Movie Review: Open Roads Films' #SPOTLIGHT




Spotlight

RELEASE DATE: November 6, 2015
GENRE: Drama
RUNNING TIME: 128 min
MPAA RATING: R for some language including sexual references
DISTRIBUTOR: Open Road Films
CAST: Mark Ruffalo, Michael Keaton, Rachel McAdams, Live Schreiber, John Slattery, Stanley Tucci, Brian d’Arcy James, Billy Crudup
DIRECTOR: Tom McCarthy
WRITERS: Josh Singer and Tom McCarthy
EXECUTIVE PRODUCERS: Jeff Skoll, Jonathan King, Pierre Omidyar, Michael Bederman, Bard Dorros, Tom Ortenberg, Peter Lawson, Xavier Marchand
PRODUCERS: Michael Sugar, Steve Golin, Nicole Rocklin, Blye Pagon Faust

SITES: Official Film Site | Facebook | Twitter | Instagram | YouTube
Starring Michael Keaton, Mark Ruffalo, Rachel McAdams, Liev Schrieber, Brian D’Arcy James and Stanley Tucci, SPOTLIGHT tells the riveting true story of the Pulitzer Prize-winning Boston Globe investigation that would rock the city and cause a crisis in one of the world’s oldest and most trusted institutions. When the newspaper’s tenacious “Spotlight” team of reporters delve into allegations of abuse in the Catholic Church, their year-long investigation uncovers a decades-long cover-up at the highest levels of Boston's religious, legal, and government establishment, touching off a wave of revelations around the world. Directed by Academy Award-nominee Thomas McCarthy, SPOTLIGHT is a tense investigative thriller, tracing the steps to one of the biggest crime stories in modern times.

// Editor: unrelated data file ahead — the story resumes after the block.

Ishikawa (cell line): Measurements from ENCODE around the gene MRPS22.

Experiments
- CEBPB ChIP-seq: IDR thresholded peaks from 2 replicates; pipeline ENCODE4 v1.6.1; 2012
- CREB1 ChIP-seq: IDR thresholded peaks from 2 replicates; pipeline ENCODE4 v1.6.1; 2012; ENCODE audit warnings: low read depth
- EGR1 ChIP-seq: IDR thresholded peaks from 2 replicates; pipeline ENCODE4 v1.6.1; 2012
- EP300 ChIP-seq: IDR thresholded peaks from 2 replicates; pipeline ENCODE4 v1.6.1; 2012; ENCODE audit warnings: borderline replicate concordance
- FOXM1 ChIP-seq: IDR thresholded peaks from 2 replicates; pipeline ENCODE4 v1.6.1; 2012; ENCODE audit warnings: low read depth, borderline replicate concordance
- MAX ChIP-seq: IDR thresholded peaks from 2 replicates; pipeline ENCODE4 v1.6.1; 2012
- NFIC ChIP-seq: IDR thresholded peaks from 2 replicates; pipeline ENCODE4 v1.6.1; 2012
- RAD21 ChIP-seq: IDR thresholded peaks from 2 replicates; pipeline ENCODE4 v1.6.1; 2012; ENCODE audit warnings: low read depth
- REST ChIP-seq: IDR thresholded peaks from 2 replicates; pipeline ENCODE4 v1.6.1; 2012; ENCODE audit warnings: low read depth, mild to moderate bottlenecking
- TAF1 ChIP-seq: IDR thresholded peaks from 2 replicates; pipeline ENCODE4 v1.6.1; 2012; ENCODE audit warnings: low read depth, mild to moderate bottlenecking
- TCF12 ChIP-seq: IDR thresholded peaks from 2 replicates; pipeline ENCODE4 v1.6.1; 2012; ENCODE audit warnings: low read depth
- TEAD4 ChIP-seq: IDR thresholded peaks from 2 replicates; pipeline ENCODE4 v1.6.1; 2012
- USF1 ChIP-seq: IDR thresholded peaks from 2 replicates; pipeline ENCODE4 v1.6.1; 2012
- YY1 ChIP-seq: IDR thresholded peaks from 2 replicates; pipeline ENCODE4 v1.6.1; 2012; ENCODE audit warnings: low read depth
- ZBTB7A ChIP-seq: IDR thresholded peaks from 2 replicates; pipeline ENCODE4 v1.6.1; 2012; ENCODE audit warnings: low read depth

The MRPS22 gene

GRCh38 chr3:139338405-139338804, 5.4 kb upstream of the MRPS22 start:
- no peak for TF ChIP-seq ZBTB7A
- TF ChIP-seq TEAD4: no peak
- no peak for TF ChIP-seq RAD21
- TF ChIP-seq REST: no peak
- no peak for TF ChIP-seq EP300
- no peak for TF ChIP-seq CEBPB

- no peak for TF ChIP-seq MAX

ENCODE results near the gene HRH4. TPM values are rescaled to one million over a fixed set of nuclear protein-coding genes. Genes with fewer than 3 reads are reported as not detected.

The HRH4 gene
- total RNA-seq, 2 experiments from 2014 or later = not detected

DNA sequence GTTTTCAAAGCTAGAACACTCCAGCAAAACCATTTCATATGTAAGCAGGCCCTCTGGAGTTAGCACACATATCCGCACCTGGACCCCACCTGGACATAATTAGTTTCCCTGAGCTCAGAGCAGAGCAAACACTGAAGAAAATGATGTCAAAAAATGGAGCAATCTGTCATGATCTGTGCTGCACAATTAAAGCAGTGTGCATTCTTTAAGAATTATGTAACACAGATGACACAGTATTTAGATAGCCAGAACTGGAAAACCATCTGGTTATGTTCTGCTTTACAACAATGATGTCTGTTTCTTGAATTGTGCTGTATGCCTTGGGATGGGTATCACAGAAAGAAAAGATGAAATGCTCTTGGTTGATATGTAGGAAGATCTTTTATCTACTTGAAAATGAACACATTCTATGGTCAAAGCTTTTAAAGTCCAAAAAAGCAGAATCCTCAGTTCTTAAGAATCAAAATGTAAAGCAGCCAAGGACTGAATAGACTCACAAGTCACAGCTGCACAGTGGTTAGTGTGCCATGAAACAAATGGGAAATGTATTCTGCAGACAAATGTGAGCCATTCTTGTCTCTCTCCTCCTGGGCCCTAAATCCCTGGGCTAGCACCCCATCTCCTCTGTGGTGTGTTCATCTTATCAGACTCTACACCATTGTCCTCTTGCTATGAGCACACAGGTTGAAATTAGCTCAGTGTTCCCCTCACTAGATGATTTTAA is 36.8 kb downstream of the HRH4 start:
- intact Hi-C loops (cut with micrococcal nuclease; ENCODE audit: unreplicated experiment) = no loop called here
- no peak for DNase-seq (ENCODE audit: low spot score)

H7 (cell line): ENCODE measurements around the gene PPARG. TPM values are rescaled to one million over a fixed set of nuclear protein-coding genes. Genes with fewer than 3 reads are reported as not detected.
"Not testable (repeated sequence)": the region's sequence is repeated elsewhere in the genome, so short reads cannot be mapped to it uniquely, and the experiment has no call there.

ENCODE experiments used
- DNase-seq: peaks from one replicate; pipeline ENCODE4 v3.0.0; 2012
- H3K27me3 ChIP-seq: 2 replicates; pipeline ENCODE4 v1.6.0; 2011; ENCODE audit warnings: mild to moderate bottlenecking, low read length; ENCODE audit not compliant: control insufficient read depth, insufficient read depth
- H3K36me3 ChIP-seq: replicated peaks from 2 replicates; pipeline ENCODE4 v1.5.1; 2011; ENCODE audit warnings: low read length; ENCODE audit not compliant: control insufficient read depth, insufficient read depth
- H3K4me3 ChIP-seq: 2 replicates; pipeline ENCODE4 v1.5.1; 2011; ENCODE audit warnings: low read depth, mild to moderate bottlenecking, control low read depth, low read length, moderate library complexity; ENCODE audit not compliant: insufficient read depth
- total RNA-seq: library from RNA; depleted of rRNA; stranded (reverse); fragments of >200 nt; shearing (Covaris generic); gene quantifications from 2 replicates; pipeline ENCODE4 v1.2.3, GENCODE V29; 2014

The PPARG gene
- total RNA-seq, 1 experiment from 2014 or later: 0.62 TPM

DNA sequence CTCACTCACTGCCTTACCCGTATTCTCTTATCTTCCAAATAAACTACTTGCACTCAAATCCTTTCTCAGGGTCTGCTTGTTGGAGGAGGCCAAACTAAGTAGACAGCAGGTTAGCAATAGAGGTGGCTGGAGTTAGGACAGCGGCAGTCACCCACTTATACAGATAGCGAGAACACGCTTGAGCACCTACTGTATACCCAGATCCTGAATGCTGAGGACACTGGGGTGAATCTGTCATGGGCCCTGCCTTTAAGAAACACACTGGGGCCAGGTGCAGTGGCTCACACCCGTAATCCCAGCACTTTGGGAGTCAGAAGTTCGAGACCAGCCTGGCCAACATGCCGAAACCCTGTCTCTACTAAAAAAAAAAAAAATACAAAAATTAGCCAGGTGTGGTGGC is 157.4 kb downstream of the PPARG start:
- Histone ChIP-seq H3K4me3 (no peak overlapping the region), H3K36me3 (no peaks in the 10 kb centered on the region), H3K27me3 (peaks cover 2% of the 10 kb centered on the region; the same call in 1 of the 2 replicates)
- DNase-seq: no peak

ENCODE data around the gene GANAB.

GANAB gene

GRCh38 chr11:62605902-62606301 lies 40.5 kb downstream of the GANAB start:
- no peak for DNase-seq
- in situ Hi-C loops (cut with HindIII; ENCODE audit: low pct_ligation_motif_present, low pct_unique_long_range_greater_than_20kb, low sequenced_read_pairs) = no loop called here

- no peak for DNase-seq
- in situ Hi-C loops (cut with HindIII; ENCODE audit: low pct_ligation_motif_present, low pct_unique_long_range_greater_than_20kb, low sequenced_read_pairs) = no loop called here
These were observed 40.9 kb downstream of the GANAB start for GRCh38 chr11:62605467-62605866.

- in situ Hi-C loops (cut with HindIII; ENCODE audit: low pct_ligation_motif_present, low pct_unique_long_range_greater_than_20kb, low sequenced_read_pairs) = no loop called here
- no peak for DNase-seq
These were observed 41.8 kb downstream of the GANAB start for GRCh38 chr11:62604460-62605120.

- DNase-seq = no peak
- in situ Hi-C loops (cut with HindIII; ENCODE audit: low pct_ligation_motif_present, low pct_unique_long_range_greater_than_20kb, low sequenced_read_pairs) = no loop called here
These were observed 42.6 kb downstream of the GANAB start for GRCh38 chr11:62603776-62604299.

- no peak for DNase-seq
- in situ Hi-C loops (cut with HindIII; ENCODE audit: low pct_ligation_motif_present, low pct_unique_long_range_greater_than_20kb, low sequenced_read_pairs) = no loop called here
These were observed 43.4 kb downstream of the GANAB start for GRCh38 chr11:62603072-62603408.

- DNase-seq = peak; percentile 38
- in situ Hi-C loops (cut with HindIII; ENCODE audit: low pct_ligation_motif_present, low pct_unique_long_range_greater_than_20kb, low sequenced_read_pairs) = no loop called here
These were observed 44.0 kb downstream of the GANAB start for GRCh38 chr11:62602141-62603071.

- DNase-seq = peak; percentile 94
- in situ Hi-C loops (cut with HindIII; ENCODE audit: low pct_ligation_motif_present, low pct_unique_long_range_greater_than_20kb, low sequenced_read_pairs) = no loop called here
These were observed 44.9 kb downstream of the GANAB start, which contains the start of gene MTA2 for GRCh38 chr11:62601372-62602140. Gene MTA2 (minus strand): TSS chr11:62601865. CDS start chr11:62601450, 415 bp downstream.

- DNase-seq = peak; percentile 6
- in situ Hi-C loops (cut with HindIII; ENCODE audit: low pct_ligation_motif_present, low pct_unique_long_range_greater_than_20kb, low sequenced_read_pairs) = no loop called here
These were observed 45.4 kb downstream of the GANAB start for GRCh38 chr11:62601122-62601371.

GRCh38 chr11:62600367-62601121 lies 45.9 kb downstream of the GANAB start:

It was difficult to watch this week’s movie masterpiece, Spotlight. And I almost wish that I could leave the review at that. Tells you everything you need to know. It’s a great movie. It’s getting wonderful awards buzz. Also, thinking about it literally kept me up at night. But, maybe the lost sleep part is just me, and it is a great film, so let’s press on.

Spotlight is about the investigation of the child molestation cases in Boston as it relates to the Catholic Archdiocese, and, specifically, Cardinal Bernard Law’s handling of the offending clergy. And I knew that going in. It’s a difficult topic. I’m a parent. So, I knew what to expect. I was drawn in by the top notch cast. Can’t pass up Michael Keaton, Mark Ruffalo, Rachel McAdams, Stanley Tucci and Liev Schreiber all in the same film.

The cast was awesome. It’s one of the best ensembles I have seen on screen. No star shone brighter than any other, but all delivered very strong performances. My only critique of the cast was Ruffalo’s facial expressions. The audience might notice he’s trying to do something with his mouth. It’s sort of exaggerated, and a little distracting. Look beyond that.

I appreciated the methodical pace of the film. Given the topic, it was important to go slow. I was able to process all of the horrible allegations one at a time. I think this respects the audience and the victims of the story. It also gives the audience a realistic view of print reporting. Before everyone read everything online, newspapers could take months to delve into one newsworthy story.

It’s the best movies that leave some impression on the audience. Since watching Spotlight, I have had many conversations with friends about the subject of the film. The topic is mature, so be ready for that. I am putting Spotlight up there with the best movies of the year. See Spotlight when it opens at a theater near you.


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